Hi Bernardo, you might find the work of paleontologist Jack Sepkoski very interesting. This in an excerpt from a blog I wrote a few years ago that might interest you:
Let’s consider the work of Jack Sepkoski, a paleontologist best known for his global compendia of marine animal families and genera. Sepkoski (1981,1984, 1990) used factor analysis of marine family diversity to produce a model of Phanerozoic diversity patterns involving three “Evolutionary Faunas” (EF’s) with distinct periods of diversification and taxonomic dominance (Figure 1). Successive faunas demonstrate declining origination rates and increased levels if equilibrium diversity in comparison to their predecessors. Based on this model, Sepkoski proposed that the Late Cambrian plateau of taxonomic diversity represented the point where the equilibrium between extinction rates and diversification rates had been achieved in regards to the Cambrian EF. The Paleozoic EF initially exhibited a much slower diversification rate than the Cambrian explosion, but was able to attain much higher levels of diversity than the Cambrian fauna before being superceded by the Modern EF. |
Based on his mathematical modeling of global diversity, Sepkoski (1979, 1984) viewed the Ordovician Radiation as the logical result of intrinsic factors, a natural consequence of diversity-dependent interactions between the established Cambrian EF and the newly diversifying Paleozoic EF. In light of more recent works that highlight external influences on diversity (i.e. Miller, 1997a, 1997b; Miller and Mao, 1995), the importance placed on such intrinsic factors has been diminished. In spite of this, Sepkoski’s model endures due to its success in modeling Early Paleozoic patterns of diversification. Nearly all of the phyla and most of the clades that radiated during the Ordovician originated during the Cambrian. Even without a definitive link, this suggests that the Ordovician Radiation was influenced on a very fundamental level by the Cambrian explosion (Erwin et al, 1987; Miller, 2004).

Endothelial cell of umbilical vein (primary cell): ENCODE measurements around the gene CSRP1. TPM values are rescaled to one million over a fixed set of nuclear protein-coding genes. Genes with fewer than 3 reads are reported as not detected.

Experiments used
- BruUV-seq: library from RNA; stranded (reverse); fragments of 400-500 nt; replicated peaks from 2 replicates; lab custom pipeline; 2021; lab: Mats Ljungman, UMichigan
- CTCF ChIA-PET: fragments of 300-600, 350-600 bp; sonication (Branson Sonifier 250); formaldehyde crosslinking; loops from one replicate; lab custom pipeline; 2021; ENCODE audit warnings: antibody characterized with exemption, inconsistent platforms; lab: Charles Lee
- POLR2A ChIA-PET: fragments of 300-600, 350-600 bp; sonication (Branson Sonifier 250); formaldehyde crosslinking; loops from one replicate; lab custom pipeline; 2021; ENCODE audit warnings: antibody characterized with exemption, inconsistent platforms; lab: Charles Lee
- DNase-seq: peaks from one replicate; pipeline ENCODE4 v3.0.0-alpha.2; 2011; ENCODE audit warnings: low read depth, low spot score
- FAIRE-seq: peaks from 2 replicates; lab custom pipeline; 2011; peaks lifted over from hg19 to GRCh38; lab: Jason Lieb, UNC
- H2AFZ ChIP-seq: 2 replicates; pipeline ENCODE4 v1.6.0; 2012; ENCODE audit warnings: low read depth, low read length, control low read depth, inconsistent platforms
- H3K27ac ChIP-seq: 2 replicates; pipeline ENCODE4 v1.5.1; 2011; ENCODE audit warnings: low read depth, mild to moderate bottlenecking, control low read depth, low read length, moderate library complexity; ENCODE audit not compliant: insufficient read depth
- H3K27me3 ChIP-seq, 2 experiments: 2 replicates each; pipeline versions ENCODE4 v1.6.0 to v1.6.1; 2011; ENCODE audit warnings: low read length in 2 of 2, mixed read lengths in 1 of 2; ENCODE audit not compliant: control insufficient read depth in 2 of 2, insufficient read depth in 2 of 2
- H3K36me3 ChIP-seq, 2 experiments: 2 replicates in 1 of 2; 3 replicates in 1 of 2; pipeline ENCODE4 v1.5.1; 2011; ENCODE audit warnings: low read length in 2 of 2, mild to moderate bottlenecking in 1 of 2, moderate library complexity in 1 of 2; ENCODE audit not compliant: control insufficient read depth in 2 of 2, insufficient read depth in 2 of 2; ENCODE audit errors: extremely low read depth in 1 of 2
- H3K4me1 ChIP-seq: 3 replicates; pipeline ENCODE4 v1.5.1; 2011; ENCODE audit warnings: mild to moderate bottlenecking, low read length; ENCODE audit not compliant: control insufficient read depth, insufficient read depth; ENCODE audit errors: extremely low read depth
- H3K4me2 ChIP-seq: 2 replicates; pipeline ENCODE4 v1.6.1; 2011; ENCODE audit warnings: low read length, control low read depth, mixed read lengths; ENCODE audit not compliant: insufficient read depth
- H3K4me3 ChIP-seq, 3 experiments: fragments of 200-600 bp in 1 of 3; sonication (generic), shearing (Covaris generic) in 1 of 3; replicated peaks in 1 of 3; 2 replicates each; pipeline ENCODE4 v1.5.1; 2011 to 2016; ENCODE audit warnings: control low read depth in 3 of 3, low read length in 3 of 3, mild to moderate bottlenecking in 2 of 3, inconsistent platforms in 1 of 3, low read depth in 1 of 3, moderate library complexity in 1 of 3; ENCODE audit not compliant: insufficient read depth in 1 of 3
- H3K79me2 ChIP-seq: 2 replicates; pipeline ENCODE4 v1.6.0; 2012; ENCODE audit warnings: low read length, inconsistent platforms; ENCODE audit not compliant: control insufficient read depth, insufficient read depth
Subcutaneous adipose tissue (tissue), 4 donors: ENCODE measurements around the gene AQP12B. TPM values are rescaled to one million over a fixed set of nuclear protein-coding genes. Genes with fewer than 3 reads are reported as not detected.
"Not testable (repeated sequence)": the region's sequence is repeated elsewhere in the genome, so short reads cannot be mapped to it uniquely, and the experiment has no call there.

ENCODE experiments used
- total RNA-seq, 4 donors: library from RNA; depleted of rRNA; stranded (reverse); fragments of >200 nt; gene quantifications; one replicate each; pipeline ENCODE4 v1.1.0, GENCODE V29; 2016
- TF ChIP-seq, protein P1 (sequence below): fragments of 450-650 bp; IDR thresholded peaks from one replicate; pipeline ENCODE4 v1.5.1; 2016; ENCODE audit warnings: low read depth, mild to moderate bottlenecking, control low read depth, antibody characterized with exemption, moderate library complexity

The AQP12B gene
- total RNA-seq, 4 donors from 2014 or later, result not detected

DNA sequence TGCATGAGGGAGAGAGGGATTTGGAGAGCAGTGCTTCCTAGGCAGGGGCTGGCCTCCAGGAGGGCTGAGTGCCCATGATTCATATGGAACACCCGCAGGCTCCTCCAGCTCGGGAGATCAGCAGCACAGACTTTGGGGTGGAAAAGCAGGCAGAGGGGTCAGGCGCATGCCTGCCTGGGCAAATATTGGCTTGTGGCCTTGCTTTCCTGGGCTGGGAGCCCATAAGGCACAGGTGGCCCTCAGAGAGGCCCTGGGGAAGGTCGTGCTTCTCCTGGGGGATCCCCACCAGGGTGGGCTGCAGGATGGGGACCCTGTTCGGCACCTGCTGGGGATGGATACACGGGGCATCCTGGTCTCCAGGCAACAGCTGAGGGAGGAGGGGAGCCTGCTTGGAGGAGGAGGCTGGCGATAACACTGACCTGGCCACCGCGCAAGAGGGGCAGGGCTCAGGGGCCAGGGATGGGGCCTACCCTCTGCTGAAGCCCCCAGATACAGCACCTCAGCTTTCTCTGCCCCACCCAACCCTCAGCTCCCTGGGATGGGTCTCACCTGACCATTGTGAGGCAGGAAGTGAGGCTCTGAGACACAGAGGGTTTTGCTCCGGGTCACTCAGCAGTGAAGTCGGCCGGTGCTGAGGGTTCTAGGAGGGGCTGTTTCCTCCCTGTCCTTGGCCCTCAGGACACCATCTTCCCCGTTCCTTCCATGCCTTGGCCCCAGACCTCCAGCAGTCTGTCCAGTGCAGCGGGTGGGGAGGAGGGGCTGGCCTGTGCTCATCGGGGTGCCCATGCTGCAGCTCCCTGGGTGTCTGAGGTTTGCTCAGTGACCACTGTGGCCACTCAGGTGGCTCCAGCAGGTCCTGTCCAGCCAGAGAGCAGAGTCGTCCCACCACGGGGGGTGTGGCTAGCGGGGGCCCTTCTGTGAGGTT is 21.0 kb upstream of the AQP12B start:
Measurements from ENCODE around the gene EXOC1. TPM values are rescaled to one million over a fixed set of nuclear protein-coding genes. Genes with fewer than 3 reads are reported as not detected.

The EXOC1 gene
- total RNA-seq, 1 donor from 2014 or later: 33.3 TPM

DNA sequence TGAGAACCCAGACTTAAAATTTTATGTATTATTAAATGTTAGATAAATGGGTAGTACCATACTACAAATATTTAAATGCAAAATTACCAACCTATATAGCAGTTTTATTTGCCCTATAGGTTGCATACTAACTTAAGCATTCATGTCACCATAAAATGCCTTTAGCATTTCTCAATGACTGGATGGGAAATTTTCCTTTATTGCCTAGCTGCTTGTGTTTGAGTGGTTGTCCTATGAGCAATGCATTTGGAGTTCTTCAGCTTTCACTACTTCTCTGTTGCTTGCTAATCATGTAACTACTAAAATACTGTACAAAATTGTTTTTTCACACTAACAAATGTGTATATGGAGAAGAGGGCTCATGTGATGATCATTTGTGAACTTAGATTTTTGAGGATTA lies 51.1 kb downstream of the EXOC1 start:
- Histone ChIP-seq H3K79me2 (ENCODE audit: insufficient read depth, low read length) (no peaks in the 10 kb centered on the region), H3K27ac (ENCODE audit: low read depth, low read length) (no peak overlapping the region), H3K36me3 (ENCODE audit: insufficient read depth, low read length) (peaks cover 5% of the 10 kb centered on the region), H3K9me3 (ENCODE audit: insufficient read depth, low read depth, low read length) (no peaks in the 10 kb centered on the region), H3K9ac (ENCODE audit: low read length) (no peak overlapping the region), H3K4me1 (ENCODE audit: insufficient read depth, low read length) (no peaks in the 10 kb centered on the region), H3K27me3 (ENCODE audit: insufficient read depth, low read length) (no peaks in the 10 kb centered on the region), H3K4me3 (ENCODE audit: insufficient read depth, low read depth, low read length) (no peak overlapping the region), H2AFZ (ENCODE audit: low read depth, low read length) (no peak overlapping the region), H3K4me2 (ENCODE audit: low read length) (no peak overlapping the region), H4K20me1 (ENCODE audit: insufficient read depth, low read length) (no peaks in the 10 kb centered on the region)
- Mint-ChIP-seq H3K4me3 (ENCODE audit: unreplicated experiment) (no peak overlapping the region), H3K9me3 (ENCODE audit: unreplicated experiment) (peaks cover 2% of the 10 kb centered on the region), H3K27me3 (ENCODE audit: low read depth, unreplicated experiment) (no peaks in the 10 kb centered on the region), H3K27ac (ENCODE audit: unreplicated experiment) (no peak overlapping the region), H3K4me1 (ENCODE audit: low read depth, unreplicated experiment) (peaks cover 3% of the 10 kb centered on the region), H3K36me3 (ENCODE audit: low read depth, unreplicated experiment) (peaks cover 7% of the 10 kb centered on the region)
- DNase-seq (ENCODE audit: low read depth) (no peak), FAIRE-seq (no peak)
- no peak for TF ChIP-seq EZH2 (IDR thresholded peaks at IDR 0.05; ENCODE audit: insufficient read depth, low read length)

Erwin, D.H., Valentine, J.W. and Sepkoski, J.J. Jr., 1987. A comparative study of diversification events: The Early Paleozoic versus the Mesozoic. Evolution 41:1177-1186.
Miller, A.I. 1997a. Dissecting global diversity patterns: Examples from the Ordovician Radiation. Annual Review of Ecology and Systematics 28:85-104.
Miller, A.I. 1997b. Comparative diversification dynamics among paleocontinents during the Ordovician Radiation. Geobios M.S. 30(S1):397-406.
Miller A.I., 2004. The Ordovician Radiation: Toward a New Global Synthesis. In B.D. Webby, F. Paris, M.L. Droser, and I.G Percival (eds), The Great Ordovician Biodiversification Event, pp. 381-388. Columbia University Press, New York.
Miller, A.I. and Mao, S.G., 1995. Association of orogenic activity with the Ordovician radiation of marine life. Geology 23:305-308.
Sepkoski, J.J. Jr., 1979. A kinetic model of Phanerozoic taxonomic diversity, II: Early Phanerozoic families and multiple equilibria. Paleobiology 5:222-252.
Sepkoski, J.J. Jr., 1981. A factor analytic description of the Phanerozoic marine fossil record. Paleobiology 7:36-53.
Sepkoski, J.J. Jr., 1984. A kinetic model of Phanerozoic taxonomic diversity, III: Post-Paleozoic families and mass extinctions. Paleobiology 10:246-267.
Sepkoski, J.J. Jr., 1990. Evolutionary faunas. In Briggs, D.E.G. and Crowther, P.R. (eds) Paleobiology: A synthesis, pp. 37-41. Blackwell Scientific Publications, Oxford.